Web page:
Rebecca Rosman, RFI, May 5, 2017
The land grab case in South Africa against Julius Malema, head of the radical Economic Freedom Fighters Party, has been postponed. Malema is charged with violating the constitution over a call to supporters to take over unoccupied land in the city of Newcastle, in Kwazulu-Natal province.
The latest case against Julius Malema has been postponed October, after the defendant filed a legal challenge of the constitutionality of the 1956 Riotous Assemblies Act, which the prosecution argues he violated.
Malema was originally scheduled to appear in court on 5 May.
The Economic Freedom Fighters (EFF) leader has repeatedly called on his constituents to invade unoccupied land.
“Please go on to occupy the land,” Malema told his supporters on Friday. “This land struggle has led to many blacks having a place they call home.”
Charged twice in 2016
In 2016 Malema was charged twice for calling on his supporters to invade land in the cities of Newcastle and Bloemfontein.
Land and property rights have long been a contentious issue in post-apartheid South Africa.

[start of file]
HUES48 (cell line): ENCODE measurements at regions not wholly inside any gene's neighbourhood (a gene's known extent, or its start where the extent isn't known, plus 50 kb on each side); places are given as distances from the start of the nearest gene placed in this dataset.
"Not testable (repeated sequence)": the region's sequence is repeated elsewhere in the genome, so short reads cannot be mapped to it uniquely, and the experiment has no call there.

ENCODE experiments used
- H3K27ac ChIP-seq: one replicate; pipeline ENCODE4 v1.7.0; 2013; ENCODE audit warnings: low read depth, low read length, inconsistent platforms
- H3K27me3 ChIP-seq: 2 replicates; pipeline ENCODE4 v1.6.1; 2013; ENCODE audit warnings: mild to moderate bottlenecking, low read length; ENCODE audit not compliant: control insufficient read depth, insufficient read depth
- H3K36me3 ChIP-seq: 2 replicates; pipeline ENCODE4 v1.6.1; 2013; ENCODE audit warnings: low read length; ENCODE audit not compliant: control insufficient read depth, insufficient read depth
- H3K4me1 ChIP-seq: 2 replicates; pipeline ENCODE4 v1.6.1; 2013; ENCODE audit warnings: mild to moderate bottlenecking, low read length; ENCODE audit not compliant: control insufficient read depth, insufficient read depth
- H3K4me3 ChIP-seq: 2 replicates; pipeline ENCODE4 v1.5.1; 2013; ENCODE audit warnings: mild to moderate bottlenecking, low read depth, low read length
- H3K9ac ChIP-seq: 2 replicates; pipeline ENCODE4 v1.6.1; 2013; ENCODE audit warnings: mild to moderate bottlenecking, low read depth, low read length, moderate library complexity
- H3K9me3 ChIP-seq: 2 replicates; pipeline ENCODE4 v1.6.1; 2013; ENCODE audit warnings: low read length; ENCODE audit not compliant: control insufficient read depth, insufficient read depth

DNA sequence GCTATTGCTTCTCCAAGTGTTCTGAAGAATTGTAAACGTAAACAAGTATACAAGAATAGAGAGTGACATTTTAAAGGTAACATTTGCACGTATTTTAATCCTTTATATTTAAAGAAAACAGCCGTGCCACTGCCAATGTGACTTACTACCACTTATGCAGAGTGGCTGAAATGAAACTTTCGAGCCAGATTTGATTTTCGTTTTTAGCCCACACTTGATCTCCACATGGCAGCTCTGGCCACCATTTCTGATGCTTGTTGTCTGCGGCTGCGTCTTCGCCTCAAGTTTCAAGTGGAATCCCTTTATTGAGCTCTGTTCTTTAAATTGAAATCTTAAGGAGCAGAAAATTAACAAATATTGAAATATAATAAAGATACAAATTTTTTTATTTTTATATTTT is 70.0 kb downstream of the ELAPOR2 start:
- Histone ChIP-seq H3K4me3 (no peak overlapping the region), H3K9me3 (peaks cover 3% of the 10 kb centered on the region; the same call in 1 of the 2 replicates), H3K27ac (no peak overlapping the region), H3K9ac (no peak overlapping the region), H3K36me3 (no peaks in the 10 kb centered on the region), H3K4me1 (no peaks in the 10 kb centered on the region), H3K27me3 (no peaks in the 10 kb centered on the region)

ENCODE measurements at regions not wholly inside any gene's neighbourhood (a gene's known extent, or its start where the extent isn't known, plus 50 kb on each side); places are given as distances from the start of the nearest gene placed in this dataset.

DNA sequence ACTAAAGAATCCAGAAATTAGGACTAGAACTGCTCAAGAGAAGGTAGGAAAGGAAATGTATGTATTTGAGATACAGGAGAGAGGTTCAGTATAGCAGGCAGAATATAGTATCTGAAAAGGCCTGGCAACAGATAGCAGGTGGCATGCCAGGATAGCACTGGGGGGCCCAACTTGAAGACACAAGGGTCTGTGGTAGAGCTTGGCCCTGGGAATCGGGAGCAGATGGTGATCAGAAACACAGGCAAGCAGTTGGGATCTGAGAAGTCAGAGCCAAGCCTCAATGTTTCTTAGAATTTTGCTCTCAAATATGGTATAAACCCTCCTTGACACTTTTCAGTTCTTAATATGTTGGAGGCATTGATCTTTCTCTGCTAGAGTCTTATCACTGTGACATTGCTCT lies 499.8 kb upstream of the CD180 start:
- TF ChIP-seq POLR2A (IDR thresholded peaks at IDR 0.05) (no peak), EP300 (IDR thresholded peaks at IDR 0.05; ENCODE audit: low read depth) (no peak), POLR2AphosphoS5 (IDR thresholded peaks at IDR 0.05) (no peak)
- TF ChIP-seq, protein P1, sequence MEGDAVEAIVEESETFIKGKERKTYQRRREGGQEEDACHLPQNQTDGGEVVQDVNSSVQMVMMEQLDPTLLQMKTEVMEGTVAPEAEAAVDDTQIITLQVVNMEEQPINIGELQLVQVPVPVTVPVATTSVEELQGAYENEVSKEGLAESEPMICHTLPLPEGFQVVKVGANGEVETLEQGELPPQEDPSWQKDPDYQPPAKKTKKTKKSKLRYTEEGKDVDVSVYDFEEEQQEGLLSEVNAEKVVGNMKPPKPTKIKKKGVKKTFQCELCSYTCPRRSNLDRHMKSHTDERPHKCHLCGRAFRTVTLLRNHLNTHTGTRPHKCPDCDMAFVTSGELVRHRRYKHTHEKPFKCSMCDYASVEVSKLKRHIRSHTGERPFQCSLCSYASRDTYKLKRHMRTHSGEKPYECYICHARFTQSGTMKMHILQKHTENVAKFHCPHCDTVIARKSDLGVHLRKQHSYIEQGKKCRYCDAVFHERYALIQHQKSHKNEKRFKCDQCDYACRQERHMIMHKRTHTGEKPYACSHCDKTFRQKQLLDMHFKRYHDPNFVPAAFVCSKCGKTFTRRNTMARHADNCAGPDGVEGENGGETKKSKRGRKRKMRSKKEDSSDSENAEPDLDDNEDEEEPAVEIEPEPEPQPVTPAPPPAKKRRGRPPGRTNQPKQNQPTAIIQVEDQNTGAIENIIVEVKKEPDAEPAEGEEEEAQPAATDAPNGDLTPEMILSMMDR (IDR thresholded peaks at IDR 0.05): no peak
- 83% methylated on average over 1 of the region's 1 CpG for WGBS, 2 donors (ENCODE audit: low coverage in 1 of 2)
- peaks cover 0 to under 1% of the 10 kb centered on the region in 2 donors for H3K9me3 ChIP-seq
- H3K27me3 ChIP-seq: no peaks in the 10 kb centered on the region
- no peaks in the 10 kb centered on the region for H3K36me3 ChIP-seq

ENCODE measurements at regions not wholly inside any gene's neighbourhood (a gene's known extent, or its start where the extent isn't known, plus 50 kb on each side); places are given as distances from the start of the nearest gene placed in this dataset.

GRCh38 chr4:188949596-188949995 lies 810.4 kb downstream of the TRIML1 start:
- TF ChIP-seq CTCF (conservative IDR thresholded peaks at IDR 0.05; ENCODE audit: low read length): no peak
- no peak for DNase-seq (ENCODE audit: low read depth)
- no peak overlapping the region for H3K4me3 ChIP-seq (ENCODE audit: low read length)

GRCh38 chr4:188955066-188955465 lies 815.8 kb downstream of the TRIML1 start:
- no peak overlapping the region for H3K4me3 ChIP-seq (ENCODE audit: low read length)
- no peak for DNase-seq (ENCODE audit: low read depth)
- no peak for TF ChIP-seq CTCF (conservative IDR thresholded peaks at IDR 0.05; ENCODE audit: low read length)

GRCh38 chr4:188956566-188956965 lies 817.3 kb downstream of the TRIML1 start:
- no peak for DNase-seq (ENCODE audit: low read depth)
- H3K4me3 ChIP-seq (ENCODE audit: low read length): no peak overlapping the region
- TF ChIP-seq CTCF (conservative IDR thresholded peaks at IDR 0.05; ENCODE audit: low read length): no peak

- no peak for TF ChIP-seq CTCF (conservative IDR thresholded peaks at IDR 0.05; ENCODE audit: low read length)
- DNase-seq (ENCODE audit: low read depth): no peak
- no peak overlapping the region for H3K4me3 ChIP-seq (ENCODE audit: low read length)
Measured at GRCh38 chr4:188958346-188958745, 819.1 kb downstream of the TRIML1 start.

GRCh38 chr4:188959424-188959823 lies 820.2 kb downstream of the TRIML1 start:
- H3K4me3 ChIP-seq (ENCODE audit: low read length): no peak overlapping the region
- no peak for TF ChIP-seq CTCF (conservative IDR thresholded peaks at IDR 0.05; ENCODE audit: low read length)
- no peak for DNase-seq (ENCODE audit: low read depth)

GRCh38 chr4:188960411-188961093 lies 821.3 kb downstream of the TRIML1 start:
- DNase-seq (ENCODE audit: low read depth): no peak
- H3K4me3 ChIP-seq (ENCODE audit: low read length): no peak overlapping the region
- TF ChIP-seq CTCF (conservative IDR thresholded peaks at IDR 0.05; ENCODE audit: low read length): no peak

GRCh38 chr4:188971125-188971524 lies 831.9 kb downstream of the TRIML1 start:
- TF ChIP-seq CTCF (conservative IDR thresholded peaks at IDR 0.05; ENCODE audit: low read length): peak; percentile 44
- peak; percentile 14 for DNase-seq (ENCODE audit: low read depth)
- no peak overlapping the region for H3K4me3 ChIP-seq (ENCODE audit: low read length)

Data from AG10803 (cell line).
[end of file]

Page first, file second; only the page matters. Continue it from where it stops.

White farmers owned around 70 percent of the country’s land when apartheid ended in 1994.
Since then, around eight percent of that land has been redistributed to black owners. But for many, particularly Malema and his supporters, the redistribution process has not been moved quickly enough.
Fall-out with Zuma
Malema was once a strong supporter of President Jacob Zuma and the ruling African National Congress (ANC) but the relationship disintegrated in 2012. Malema then went on to establish the EFF, currently the third largest party in parliament, the next year.
But some analysts warn the EFF’s success is only relative.
“They have a lot of pizzazz and style and presentation […] but when it translates into votes, they’re not growing,” Nic Borain, a political analyst based in Cape Town, told RFI.
The EFF currently controls just over six percent of the vote in parliament.
The ruling ANC party, meanwhile has 62 percent of the vote, while the Democratic Alliance, the lead opposition party, controls 22 percent.
The outcome of this latest trial could change that.
“If Malema’s actions and words subscribe to the constitution, then I support him, but if they are unconstitutional, then he needs to account for those words,” Philile Ntuli, a land rights researcher at the University of Cape Town told RFI.
The case is now scheduled to be heard on 13 October.